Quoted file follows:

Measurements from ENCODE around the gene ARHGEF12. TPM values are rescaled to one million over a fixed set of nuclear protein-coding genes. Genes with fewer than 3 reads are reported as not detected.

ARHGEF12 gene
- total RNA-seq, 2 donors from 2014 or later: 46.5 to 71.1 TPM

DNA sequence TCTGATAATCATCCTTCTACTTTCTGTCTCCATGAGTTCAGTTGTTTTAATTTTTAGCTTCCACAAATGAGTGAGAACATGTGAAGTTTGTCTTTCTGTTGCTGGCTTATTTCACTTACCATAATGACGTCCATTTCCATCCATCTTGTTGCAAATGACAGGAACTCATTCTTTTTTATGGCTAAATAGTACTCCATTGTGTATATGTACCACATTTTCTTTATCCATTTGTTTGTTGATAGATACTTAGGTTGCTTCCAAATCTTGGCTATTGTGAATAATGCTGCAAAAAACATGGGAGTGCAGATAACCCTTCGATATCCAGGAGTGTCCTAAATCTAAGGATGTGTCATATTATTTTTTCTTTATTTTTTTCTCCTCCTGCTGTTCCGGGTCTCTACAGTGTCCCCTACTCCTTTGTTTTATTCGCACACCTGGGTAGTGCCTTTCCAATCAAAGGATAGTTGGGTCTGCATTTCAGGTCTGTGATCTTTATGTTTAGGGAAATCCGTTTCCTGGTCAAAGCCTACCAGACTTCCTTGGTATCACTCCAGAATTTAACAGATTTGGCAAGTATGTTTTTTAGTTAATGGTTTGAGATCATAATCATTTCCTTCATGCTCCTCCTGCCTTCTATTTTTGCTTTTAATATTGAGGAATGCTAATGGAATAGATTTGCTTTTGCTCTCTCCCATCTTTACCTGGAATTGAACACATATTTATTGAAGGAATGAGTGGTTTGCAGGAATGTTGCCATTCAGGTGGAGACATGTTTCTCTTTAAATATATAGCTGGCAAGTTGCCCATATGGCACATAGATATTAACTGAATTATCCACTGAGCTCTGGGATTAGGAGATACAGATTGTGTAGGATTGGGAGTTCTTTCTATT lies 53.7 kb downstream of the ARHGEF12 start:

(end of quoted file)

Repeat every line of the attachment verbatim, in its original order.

Measurements from ENCODE around the gene ARHGEF12. TPM values are rescaled to one million over a fixed set of nuclear protein-coding genes. Genes with fewer than 3 reads are reported as not detected.

ARHGEF12 gene
- total RNA-seq, 2 donors from 2014 or later: 46.5 to 71.1 TPM

DNA sequence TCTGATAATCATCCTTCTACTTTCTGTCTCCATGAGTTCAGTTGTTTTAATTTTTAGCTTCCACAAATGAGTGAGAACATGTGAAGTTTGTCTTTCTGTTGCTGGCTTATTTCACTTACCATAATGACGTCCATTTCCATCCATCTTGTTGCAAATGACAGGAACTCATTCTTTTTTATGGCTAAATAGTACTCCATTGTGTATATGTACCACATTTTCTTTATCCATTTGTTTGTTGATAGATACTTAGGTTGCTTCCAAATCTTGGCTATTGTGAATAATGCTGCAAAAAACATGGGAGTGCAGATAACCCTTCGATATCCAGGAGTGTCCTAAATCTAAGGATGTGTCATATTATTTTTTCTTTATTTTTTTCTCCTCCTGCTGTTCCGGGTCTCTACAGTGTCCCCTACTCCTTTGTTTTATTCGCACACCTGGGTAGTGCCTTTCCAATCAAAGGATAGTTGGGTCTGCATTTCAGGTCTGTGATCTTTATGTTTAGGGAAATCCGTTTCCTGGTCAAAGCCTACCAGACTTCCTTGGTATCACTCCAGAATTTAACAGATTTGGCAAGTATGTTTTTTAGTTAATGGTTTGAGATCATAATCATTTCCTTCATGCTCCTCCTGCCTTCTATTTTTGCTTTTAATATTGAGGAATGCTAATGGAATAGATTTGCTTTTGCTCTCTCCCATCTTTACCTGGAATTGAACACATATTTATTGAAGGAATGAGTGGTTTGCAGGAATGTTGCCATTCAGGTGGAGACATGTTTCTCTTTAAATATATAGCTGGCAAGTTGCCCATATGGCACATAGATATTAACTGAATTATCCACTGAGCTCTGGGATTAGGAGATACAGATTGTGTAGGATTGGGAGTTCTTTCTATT lies 53.7 kb downstream of the ARHGEF12 start: